HIPAA: What is It and Why Do I Need It?
A lot of us may have heard of HIPAA, but we might not know what it is, what it does, or why we need it. If that’s you, then let’s get down to business.
So what is it?
The Health Insurance Portability and Accountability Act (or HIPAA) is a Federal law that mandated the creation of national standards in order to protect the privacy of a patient’s health care information. The Privacy Rule—which went into effect on April 14, 2003—controls both the use and disclosure of any “Protected Health Information.” In the broadest sense, this can be defined as “Individually identifiable health information transmitted or maintained in any form which:
- is held by a covered entity or its business associate;
- identifies the individual or offers a reasonable basis for identification
- is either created or received by a covered entity or an employer; or
- relates to a past, present or future physical or mental condition, provision of health care or payment for health care.
But to whom does HIPAA apply?
HIPAA limits those covered entities from sharing any of your protected health information. Such entities include health care providers that conduct any transactions in electronic form, health care clearinghouses, and health plans. Basically, it places limits on any health care provider or insurance company that uses computers throughout the normal course of business.
So what happens if such an entity violates HIPPA?
Any such entities that violate the terms of the HIPPA are then subject to civil fines and criminal penalties, along with possible time in jail. These civil fines range from $100 per violation all the way up to an annual maximum of $25,000 for general violations of HIPPA, and $50,000 per violation up to an annual maximum of $1.5 million in the case of violations done willfully. These entities that knowingly obtain or disclose any identifying information may face some criminal penalties including fines up to $50,000 as well as imprisonment for a period of up to one year.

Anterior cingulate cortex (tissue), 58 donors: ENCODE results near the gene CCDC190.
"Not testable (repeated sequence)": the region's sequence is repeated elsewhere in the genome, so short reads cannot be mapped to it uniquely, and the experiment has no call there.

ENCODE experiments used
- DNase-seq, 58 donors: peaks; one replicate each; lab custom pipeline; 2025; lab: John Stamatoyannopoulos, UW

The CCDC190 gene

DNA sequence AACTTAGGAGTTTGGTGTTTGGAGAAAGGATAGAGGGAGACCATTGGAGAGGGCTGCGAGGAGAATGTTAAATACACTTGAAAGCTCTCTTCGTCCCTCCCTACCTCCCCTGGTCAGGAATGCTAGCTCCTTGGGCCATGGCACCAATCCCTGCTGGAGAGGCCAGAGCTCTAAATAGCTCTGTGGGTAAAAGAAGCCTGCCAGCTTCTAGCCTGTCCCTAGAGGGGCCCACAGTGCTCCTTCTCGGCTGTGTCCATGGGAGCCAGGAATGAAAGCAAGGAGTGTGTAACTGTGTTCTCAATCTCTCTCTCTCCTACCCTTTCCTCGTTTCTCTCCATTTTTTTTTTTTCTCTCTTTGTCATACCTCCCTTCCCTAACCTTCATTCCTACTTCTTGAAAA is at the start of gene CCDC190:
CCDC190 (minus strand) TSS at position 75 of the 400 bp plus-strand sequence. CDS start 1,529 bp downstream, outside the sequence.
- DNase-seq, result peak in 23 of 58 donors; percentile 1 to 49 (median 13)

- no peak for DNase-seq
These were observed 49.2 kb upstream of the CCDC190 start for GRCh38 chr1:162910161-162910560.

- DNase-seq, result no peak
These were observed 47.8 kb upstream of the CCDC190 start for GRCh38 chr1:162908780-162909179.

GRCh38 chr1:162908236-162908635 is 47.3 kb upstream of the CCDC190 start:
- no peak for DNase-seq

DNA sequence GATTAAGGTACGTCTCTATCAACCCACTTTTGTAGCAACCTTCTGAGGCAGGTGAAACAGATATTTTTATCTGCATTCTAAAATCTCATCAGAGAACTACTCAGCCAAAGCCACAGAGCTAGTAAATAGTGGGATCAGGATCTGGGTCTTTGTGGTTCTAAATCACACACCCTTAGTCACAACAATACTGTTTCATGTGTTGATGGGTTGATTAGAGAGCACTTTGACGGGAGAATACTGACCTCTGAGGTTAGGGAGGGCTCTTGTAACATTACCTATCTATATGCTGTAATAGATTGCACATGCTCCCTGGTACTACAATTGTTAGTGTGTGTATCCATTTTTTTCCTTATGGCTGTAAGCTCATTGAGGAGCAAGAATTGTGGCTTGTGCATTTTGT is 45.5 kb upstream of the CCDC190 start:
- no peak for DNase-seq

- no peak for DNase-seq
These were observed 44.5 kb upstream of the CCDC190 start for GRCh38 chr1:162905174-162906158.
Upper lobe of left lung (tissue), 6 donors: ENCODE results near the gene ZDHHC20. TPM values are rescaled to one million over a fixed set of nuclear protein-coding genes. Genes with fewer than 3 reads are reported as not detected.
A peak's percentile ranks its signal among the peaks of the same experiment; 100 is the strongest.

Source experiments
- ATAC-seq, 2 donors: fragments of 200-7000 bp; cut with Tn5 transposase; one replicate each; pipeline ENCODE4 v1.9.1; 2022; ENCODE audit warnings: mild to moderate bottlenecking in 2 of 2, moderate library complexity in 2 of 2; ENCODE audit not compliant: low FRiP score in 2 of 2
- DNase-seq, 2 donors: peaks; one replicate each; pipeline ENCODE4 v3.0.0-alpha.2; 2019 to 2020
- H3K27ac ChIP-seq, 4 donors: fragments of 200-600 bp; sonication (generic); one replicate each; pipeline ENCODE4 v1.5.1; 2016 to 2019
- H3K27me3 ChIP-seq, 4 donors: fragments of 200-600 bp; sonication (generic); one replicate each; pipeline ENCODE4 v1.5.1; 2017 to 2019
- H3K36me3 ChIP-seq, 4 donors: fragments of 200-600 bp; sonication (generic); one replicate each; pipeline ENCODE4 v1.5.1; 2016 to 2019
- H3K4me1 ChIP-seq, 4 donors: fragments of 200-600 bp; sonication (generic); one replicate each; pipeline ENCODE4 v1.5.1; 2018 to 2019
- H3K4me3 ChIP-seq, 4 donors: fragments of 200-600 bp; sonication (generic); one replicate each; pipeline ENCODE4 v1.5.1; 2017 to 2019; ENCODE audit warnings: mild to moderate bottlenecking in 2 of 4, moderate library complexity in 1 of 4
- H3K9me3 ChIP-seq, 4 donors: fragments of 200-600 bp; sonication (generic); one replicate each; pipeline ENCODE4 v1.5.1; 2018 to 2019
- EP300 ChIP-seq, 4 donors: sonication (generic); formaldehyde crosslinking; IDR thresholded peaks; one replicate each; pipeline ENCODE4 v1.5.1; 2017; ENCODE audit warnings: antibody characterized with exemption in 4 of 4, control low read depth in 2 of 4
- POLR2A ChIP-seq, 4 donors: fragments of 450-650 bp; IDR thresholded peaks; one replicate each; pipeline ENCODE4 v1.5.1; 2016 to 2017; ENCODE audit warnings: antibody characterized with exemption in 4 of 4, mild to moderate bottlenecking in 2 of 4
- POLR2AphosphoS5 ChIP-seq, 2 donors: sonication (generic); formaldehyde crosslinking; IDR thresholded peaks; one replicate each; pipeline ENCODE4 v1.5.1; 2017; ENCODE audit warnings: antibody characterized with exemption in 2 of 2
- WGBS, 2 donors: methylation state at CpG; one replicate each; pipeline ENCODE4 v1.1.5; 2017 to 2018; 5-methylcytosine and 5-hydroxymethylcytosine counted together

Any who violate the terms with an intent to either sell, transfer, or use individually identifiable health information for commercial advantage, personal gain or malicious harm, face fines of $250,000 and an imprisonment period of up to 10 years.
What does this mean for you?
Almost everyone would agree that our health care providers and insurance companies should definitely look after and protect our medical information. Still, with such high penalties associated with any violations, many of them are understandably reluctant to share medical information with anyone but their patient, including close family members like spouse or children. A well-made medical power of attorney should arguably be sufficient enough to authorize your health care provider to share any medical information with the health care agent. But if the document does not specifically authorize the transmission of health information as required by HIPAA, your doctor may choose to play it safe and refuse to share any such information with your agent, who might need it to make some informed medical decisions on your behalf. Also, your health care agent does not have the authority to act under your medical power of attorney until your doctor determines that you are indeed incompetent, so you might want someone to be able to access your records before then.
As an example, you might want your agent to call the doctor’s office about any questions on bills, or discuss medical conditions you have with your doctor in case you are hospitalized. Having a HIPAA authorization would allow them to do that for you.
Because of this, many law professionals will recommend their clients fill out and sign a separate document that authorizes the disclosure of protected health information.
Such an authorization allows you to name an individual to have access to any of your medical information so that your doctor or insurance company has no reservations about sharing any protected medical information with them.